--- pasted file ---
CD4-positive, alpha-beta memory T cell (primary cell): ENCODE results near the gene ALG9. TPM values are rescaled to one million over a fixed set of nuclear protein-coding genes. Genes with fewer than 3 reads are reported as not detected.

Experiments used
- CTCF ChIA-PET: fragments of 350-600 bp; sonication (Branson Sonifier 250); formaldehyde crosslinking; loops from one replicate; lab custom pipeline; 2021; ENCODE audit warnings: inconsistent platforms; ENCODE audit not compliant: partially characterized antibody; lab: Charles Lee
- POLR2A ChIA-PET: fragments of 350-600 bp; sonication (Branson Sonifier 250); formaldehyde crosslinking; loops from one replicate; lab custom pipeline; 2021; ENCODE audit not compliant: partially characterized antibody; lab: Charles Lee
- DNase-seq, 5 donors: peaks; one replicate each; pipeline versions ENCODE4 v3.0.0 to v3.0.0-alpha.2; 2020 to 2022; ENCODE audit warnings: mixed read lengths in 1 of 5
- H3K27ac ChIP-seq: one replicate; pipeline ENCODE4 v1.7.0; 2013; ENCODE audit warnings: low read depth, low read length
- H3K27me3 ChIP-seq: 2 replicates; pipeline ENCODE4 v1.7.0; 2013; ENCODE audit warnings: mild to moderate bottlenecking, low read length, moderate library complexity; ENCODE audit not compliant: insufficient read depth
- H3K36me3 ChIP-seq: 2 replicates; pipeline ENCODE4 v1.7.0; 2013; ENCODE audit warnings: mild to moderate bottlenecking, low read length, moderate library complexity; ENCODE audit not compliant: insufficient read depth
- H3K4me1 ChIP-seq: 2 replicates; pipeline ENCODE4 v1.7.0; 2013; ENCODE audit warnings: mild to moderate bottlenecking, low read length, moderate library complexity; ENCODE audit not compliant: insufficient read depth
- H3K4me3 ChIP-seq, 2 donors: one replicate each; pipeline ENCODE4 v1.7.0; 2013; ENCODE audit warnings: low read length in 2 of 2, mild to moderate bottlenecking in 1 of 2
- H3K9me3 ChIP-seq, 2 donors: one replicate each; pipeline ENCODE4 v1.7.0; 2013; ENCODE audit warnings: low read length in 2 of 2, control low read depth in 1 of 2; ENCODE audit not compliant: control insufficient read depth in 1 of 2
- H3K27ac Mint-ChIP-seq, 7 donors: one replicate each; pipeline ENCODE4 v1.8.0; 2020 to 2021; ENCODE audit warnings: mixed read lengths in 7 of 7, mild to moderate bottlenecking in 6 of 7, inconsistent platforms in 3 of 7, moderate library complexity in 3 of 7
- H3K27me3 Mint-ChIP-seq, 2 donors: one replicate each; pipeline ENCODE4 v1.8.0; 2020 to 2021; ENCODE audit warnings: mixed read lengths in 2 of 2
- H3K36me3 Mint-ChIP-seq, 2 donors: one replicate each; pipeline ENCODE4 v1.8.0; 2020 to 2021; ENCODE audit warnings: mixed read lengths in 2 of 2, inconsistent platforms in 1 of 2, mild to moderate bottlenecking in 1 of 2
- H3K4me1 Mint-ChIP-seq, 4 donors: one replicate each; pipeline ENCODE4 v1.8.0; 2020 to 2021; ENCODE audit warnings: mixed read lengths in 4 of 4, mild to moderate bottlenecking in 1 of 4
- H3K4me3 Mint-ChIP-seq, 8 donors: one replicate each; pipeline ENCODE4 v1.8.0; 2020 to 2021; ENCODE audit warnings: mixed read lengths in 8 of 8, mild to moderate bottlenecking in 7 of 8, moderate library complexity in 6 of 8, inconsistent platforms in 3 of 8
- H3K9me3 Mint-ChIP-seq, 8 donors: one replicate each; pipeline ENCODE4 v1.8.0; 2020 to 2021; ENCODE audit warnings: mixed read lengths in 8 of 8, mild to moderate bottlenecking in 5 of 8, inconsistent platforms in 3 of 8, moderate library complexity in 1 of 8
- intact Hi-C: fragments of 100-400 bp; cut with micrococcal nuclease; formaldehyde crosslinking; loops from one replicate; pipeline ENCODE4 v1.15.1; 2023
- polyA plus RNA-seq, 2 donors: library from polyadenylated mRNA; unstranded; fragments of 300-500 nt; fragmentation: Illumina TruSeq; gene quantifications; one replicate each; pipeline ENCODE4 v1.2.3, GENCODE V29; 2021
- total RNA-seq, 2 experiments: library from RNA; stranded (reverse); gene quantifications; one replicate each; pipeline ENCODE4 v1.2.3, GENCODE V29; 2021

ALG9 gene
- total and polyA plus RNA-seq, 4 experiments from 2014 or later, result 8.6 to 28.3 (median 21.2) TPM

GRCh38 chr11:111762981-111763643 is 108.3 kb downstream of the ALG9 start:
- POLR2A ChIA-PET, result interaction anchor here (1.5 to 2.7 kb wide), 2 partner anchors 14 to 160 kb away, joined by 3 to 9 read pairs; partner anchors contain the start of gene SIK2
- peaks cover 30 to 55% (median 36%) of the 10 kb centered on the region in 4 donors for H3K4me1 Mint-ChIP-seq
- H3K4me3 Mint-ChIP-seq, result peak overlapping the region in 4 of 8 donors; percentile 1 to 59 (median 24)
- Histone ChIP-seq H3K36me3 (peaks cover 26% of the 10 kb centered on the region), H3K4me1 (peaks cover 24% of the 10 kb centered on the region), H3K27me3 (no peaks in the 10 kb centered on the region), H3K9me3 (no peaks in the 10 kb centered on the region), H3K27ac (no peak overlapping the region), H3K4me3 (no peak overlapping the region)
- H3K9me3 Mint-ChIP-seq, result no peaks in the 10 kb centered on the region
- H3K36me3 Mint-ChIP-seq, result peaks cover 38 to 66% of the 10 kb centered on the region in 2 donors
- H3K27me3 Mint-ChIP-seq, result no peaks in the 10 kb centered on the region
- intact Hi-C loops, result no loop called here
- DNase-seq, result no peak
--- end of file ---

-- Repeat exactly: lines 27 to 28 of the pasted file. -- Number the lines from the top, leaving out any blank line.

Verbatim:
- Histone ChIP-seq H3K36me3 (peaks cover 26% of the 10 kb centered on the region), H3K4me1 (peaks cover 24% of the 10 kb centered on the region), H3K27me3 (no peaks in the 10 kb centered on the region), H3K9me3 (no peaks in the 10 kb centered on the region), H3K27ac (no peak overlapping the region), H3K4me3 (no peak overlapping the region)
- H3K9me3 Mint-ChIP-seq, result no peaks in the 10 kb centered on the region